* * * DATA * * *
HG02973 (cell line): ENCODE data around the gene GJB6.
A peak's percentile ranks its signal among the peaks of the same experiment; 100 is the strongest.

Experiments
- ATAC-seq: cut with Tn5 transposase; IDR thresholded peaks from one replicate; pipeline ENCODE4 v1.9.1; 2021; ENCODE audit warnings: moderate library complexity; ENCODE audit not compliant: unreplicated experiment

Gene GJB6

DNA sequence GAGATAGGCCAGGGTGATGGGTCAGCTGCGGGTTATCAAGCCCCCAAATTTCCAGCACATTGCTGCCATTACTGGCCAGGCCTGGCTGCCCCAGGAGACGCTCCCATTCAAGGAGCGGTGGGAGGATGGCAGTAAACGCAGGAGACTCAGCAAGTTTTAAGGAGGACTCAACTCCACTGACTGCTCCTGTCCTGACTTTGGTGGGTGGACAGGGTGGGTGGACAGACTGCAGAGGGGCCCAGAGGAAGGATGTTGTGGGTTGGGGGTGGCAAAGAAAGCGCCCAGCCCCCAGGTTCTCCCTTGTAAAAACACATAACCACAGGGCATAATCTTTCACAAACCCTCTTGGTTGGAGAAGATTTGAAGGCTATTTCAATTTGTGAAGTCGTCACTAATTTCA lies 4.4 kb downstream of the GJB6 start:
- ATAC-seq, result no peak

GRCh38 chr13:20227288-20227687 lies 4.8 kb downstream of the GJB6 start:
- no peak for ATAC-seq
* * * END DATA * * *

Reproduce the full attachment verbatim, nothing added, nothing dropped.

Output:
HG02973 (cell line): ENCODE data around the gene GJB6.
A peak's percentile ranks its signal among the peaks of the same experiment; 100 is the strongest.

Experiments
- ATAC-seq: cut with Tn5 transposase; IDR thresholded peaks from one replicate; pipeline ENCODE4 v1.9.1; 2021; ENCODE audit warnings: moderate library complexity; ENCODE audit not compliant: unreplicated experiment

Gene GJB6

DNA sequence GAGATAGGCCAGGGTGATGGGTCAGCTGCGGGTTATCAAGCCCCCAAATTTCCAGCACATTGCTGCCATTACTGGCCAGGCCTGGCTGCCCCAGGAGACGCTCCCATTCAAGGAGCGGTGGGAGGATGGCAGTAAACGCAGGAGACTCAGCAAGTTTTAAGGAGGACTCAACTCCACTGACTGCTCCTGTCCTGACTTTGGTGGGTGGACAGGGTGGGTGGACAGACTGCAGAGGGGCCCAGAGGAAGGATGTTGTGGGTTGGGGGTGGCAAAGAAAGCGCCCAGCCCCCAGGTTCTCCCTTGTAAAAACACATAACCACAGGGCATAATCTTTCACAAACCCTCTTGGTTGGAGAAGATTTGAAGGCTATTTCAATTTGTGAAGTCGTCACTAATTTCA lies 4.4 kb downstream of the GJB6 start:
- ATAC-seq, result no peak

GRCh38 chr13:20227288-20227687 lies 4.8 kb downstream of the GJB6 start:
- no peak for ATAC-seq